Oslo has just released its “climate budget” for 2017, pledging to cut emissions in half in the next four years. Such radical reductions are necessary to avoid dangerous climate change, but is it possible?
Earlier this year Oslo pledged to reduce emissions to 50% below 1990 levels in 2020 and 95% in 2030. Oslo’s emissions have increased since 1990, requiring an unprecedented halving of emissions in the next four years.
An unexpected challenge for Oslo is the difficulty of estimating emissions. Statistics Norway has previously had trouble with emission estimates at the city level. Emissions also take time to estimate, with the latest estimate for Oslo in 2013. How will Oslo know if it has met its goals, and who will verify?
Oslo has put forward 42 measures to meet its 2020 goal, covering buildings, waste and transport.
Planning ahead to help finance the reductions, Oslo issued a green bond in December 2015 valued at 1.5 billion NOK. They were the first municipality to list a bond on Oslo Børs's green bond listing.
In its second opinion, CICERO rated the bond dark green (the highest environmental rating possible), meaning that the planned investments will implement solutions that are well-aligned for a low-carbon climate resilient future.
Who does the reductions?
|Buildings. The building sector will completely decarbonize, essentially by stopping the use of oil firing to heat private, commercial, and government buildings. Reduced oil firing will cover 28% of the required reductions to 2020. Fossil fuel free district heating will add an additional 6% of the required reductions.|
|Waste. Significant reductions will occur in the waste sector, with an important contribution of Carbon Capture and Storage at the Klemetsrud waste processing facility. Klemetsrud is the largest point-source of carbon dioxide in Oslo, generating emissions by burning waste for district heating. Since some of the waste is biological (food), this facility may generate negative emissions. Klemetsrud will require support from the national government, and many challenges persist. If successful, Klemetsrud will cover 20% of the required emission reductions.|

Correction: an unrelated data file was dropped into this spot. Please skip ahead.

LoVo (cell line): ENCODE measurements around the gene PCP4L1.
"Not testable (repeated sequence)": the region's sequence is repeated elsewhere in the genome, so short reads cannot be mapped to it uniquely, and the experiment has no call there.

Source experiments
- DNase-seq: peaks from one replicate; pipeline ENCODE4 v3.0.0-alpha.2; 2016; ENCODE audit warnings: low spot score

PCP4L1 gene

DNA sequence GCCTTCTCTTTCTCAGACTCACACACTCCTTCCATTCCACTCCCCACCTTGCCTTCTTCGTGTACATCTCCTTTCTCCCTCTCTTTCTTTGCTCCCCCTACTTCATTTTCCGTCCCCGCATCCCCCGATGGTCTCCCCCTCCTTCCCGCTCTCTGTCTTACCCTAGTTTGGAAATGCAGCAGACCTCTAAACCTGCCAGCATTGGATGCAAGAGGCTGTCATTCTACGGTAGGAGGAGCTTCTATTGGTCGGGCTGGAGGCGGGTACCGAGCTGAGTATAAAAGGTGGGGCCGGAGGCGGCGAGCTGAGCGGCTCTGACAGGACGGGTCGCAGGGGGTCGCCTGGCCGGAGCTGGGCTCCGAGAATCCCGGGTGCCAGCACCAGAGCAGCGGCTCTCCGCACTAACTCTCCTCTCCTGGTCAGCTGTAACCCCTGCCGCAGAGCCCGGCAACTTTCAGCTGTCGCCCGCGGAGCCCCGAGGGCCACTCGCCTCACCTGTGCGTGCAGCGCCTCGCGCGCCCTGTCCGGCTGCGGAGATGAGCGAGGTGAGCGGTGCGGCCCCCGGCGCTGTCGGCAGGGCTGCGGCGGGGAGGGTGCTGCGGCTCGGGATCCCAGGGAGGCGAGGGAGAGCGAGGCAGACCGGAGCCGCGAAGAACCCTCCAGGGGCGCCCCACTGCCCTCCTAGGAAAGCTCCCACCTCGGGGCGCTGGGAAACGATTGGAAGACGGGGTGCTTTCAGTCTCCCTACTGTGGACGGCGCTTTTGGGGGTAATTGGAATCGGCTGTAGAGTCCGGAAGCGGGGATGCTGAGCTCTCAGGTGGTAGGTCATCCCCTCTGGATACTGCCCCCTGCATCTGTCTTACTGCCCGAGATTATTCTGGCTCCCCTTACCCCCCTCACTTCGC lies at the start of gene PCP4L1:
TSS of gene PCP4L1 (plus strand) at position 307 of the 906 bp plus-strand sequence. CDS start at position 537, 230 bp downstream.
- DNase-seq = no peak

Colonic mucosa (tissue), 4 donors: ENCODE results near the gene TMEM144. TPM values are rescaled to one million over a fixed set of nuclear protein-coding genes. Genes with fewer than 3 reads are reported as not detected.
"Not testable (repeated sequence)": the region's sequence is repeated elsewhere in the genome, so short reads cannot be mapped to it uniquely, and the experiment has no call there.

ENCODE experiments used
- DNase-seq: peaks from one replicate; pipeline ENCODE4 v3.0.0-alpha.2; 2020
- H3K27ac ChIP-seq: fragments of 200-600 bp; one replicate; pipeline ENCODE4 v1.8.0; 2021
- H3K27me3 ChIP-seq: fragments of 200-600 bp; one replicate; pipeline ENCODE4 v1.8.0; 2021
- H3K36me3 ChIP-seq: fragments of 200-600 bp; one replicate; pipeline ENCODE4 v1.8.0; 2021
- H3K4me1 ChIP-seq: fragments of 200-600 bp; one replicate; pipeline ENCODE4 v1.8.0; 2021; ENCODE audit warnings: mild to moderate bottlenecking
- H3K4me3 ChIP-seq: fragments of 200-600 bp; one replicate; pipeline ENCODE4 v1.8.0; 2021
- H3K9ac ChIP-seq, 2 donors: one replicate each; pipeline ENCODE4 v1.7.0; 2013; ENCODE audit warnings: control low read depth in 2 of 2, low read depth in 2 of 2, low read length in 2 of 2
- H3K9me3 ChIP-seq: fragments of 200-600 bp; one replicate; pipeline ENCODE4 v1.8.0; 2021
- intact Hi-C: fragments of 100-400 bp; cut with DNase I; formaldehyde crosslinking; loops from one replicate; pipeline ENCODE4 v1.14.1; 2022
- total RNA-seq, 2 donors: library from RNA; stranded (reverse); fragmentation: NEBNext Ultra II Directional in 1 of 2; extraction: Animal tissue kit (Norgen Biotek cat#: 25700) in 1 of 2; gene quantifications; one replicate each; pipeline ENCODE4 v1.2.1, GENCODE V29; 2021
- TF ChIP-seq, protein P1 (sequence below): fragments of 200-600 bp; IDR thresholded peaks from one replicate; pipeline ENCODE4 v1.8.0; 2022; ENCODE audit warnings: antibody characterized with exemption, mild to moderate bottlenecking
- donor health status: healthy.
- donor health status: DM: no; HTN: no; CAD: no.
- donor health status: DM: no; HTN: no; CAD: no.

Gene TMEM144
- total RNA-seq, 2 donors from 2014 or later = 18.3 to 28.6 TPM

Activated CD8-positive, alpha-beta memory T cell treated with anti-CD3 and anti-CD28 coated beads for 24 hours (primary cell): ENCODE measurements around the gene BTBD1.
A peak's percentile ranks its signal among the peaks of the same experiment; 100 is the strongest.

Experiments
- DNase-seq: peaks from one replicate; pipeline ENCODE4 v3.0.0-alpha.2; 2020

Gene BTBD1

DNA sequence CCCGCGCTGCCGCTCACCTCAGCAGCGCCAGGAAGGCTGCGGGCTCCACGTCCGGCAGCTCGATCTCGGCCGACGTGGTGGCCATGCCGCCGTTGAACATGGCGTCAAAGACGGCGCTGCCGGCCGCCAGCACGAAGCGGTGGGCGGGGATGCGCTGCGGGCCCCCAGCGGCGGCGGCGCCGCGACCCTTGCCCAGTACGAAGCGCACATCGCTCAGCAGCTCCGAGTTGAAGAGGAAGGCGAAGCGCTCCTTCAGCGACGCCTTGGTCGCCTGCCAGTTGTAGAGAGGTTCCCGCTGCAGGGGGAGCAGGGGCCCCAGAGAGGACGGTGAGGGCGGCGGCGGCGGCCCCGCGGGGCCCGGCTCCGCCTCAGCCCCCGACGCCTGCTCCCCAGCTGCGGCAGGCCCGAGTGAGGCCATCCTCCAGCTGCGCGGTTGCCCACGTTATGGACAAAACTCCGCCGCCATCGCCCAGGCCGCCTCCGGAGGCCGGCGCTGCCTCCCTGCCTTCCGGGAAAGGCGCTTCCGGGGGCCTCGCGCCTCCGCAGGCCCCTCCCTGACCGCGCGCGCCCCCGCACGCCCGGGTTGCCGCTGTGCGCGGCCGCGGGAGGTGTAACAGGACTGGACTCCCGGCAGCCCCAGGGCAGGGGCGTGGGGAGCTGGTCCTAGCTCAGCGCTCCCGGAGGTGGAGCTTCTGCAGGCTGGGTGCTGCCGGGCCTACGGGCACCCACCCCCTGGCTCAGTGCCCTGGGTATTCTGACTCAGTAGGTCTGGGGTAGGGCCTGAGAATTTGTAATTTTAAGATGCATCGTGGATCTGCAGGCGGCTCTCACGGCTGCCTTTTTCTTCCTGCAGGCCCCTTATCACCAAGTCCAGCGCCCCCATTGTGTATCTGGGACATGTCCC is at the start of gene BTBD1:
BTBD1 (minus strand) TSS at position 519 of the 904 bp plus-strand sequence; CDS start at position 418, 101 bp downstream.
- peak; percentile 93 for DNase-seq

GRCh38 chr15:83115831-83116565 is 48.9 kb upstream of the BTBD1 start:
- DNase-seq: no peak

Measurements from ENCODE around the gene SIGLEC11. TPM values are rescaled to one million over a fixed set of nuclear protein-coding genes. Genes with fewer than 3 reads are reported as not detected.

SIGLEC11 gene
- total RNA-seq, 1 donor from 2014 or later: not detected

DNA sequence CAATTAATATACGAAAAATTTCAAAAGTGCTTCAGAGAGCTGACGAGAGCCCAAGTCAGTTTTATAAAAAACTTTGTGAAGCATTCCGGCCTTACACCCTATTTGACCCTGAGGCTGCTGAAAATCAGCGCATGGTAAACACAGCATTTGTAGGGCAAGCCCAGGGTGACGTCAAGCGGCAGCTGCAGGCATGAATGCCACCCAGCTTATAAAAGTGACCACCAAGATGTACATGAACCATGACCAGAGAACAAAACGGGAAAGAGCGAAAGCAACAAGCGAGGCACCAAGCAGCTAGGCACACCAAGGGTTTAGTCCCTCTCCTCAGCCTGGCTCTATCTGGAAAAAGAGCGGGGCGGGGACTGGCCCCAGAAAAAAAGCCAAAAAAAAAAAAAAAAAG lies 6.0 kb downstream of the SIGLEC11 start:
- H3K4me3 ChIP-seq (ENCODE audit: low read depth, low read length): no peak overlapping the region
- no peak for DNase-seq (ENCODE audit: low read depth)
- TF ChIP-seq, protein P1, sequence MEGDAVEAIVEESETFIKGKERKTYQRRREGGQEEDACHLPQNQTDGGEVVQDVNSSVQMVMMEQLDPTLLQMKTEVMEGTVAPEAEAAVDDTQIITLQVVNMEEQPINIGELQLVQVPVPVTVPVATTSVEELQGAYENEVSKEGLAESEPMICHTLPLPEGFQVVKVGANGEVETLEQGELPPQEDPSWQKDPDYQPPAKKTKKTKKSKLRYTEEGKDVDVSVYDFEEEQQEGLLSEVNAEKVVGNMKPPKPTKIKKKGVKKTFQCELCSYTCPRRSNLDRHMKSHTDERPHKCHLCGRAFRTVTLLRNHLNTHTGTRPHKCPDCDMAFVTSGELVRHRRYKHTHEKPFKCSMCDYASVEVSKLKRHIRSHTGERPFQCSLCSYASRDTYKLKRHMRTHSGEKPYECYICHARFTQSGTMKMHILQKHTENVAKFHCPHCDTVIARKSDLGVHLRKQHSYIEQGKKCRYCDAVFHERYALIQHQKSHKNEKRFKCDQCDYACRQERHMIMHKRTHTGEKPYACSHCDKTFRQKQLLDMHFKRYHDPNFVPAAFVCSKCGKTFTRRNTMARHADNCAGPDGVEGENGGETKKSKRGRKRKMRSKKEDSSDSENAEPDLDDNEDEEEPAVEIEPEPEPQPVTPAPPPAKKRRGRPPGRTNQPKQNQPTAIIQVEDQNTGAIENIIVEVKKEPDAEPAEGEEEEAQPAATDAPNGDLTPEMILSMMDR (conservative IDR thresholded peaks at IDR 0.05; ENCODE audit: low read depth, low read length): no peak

|Transport. Transport accounts for over half of Oslo’s emissions (60%), and transport will cover over 40% of the required reductions. A continuation of existing policies will make public transport fossil free by 2020, and a transition of the taxi fleet to fossil free will make collective transport zero emissions in 2020. New infrastructure (e.g., energy stations and increased biogas production) and procurement will support reductions in freight. Private transport has the largest challenges. To enable a reduction in traffic of 20% until 2020, measures include parking restrictions, environmental and time-differentiated tolls, and capacity increases in public transport and bicycle infrastructure.|
No city, let alone country, has proposed such radical reductions. But these reductions are exactly what the world needs to be consistent with keeping global average temperature below 1.5°C above pre-industrial levels.
An important question is whether Oslo’s efforts will inspire other Norwegian regions. Oslo has 3% of Norway’s emissions, 13% of its population. Even if Oslo is successful it will only reduce national emissions about 1%, a small contribution to Norway’s 2020 pledged reductions.
Researchers have suggested that cities, and indeed companies, have the ability to be more ambitious than nation states. Could Oslo, followed by Norway, put theory into practice?